Amygdala-VMPFC - Phelps et al. (2004)
In humans, the magnitude of a fear CR (GSR) to a shock paired CS+ is correlated with amygdala activation to the CS+.
Extinction of the CS+ (presentation without shock) results in a decline in the CR.
Extinction learning was correlated with activation of the VMPFC in response to the CS+.
Shock Ps in scanner
GSR – tone = think shock will happen – fingers sweat
Magnitude of conditioned response in GSR to CS predicted by level to which amygdala activated by tone
Present tone but no shock – activation of VMPFC correlates with success which show extinction – ability to unlearn conditioned emotional response – how much VMPFC activated by CS
amygdala-VMPFC (OFC) - Schoenbaum et al. (2007)
VMPFC and orbitofrontal cortex (OFC) can be used interchangeably.
The role of the frontal cortex in extinction learning could be due to it exerting inhibitory control over the amygdala, it may be quicker at adapting to changes in contingency and override the amygdala (faster at learning), or it may encode the expected outcome to-be-compared with the actual outcome to generate a prediction error signal, i.e. when expectations are defied, which drives teaching signals (DA and 5HT) to modify associative learning in the amygdala.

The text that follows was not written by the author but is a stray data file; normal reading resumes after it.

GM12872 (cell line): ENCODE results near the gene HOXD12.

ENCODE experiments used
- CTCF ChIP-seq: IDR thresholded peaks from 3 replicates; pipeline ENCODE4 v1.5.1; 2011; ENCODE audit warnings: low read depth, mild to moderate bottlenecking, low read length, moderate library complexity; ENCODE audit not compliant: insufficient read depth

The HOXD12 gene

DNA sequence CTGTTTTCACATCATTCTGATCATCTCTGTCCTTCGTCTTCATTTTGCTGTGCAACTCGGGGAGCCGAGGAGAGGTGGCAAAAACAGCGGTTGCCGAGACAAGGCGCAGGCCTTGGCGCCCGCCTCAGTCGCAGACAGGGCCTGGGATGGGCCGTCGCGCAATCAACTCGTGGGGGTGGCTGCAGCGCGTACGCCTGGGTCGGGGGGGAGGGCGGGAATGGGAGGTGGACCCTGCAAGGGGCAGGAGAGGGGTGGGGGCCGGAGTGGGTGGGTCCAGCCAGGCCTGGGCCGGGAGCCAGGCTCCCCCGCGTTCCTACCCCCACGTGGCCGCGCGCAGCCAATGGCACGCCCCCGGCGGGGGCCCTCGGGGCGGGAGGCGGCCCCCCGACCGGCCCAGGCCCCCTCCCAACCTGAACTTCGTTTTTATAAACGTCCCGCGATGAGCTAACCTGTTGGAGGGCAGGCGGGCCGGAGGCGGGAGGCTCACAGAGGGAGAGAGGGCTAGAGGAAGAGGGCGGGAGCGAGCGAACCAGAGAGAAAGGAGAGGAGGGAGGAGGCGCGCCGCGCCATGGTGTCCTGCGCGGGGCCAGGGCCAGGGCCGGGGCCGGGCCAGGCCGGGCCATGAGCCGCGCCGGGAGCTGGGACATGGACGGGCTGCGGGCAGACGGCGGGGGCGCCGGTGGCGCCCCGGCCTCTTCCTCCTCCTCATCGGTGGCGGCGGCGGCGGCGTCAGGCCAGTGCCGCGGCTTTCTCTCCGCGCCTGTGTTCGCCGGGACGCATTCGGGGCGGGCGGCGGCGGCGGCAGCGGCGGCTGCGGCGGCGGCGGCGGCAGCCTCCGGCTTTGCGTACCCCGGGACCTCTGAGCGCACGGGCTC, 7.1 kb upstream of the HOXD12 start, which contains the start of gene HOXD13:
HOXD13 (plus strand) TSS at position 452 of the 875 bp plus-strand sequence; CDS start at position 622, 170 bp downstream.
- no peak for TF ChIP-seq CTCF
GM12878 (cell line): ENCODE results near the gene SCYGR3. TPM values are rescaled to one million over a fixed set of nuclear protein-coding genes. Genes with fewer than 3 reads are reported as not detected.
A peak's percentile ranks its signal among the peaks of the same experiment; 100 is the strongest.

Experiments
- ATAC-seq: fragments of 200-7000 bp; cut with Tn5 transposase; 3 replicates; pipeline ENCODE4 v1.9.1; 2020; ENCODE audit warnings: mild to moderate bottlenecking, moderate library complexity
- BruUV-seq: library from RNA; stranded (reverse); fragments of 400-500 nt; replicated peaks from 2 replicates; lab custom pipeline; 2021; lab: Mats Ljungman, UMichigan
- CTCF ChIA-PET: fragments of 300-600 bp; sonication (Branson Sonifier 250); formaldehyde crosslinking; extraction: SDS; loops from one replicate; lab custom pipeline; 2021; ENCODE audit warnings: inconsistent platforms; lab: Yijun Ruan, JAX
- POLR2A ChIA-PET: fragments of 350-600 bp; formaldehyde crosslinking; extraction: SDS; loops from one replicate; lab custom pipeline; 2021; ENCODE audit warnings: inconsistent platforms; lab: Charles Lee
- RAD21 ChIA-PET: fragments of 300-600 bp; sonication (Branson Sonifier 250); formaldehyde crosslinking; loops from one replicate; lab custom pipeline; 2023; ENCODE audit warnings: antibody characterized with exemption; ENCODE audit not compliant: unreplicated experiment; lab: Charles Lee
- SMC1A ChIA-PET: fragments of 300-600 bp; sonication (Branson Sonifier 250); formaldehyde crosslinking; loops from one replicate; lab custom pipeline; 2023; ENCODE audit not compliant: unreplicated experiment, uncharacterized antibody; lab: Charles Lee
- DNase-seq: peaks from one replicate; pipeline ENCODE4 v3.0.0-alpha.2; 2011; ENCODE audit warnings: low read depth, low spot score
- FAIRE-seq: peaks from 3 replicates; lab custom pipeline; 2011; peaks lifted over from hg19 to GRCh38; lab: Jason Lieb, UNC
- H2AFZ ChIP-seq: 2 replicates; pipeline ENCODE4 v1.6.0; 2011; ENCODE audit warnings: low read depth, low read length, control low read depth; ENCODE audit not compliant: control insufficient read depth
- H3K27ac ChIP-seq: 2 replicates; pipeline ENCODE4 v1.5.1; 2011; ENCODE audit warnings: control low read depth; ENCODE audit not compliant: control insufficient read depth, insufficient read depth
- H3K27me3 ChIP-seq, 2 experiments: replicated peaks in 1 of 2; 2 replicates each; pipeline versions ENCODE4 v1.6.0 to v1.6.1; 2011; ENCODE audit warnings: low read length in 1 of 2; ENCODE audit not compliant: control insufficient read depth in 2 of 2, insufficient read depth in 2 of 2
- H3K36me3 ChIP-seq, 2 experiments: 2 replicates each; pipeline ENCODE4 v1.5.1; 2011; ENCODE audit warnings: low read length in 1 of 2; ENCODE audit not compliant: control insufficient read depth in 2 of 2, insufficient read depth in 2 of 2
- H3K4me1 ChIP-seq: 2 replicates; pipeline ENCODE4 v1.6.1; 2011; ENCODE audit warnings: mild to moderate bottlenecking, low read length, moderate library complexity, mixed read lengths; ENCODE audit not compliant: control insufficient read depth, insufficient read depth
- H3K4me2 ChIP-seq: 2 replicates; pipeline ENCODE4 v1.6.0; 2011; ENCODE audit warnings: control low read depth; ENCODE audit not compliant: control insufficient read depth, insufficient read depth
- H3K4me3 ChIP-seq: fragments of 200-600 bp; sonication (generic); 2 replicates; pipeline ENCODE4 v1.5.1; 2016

Evidence supports the latter position.
Inhibit amygdala – old model of how brain works
anger and aggression - Manuck et al. (1998)
Human aggression and impulsivity are associated with reduced 5-HT (serotonin).
This association has been found in assault, arson, murder, child beating, personality disordered patients, alcoholics, adolescents with disruptive behavior disorders and a history of fire setting and unpremeditated homicide among incarcerated adult offenders.
Aggressive acts are species specific
anger and aggression
In primates, low levels of serotonin are prospective risk factor for being dead at time 2 (presumably due to aggressive/risky behaviour)
anger and aggression - Hornak et al. (2004)
How to connect VMPFC (OFC) and 5-HT in a theory of aggression.
Humans with bilateral lesions to the OFC cannot switch choice when it ceases to payoff, showing perseveration in a reversal task.
Fits with the view that the OFC encodes the expected outcome, to be compared to the actual outcome, to generate a prediction error signal which modifies learning.